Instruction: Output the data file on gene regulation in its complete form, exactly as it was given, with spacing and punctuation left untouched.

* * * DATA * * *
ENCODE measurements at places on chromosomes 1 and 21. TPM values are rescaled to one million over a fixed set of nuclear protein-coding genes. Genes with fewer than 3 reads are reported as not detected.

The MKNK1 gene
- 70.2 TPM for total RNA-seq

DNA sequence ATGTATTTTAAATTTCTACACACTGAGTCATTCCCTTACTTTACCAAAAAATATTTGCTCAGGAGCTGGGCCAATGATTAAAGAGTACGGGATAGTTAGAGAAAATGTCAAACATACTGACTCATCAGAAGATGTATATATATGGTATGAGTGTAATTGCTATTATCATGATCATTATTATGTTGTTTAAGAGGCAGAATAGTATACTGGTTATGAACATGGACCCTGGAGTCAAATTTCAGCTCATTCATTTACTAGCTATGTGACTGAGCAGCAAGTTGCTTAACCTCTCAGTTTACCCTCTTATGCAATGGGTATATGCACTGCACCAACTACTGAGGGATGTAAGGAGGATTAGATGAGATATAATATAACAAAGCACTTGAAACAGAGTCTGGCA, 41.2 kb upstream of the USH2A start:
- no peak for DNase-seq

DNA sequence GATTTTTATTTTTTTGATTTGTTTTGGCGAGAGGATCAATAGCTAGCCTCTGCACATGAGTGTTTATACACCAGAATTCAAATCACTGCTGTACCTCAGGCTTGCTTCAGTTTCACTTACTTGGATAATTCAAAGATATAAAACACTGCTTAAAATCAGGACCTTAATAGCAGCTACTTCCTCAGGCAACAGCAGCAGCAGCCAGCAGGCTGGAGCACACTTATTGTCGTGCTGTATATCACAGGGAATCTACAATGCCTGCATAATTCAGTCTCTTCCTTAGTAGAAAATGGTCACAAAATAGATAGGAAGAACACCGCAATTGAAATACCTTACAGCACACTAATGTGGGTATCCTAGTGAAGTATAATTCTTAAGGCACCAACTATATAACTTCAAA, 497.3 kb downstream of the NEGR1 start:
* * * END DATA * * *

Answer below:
ENCODE measurements at places on chromosomes 1 and 21. TPM values are rescaled to one million over a fixed set of nuclear protein-coding genes. Genes with fewer than 3 reads are reported as not detected.

The MKNK1 gene
- 70.2 TPM for total RNA-seq

DNA sequence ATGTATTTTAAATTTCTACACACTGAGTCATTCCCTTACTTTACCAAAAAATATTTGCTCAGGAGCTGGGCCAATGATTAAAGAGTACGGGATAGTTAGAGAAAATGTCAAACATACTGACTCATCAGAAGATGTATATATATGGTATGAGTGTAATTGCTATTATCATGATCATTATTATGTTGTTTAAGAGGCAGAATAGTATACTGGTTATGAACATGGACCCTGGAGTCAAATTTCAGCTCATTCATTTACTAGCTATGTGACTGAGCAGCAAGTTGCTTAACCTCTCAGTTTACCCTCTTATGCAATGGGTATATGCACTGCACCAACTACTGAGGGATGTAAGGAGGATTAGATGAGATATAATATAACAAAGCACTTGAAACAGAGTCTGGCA, 41.2 kb upstream of the USH2A start:
- no peak for DNase-seq

DNA sequence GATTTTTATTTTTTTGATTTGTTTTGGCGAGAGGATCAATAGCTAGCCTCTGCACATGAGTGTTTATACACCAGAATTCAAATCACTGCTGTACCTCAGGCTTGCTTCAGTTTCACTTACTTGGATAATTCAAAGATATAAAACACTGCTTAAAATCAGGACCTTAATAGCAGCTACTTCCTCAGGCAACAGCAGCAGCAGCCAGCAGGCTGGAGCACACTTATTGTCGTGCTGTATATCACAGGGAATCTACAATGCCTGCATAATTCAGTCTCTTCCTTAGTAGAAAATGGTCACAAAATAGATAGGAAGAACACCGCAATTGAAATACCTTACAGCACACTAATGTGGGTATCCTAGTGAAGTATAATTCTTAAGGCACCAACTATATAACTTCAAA, 497.3 kb downstream of the NEGR1 start: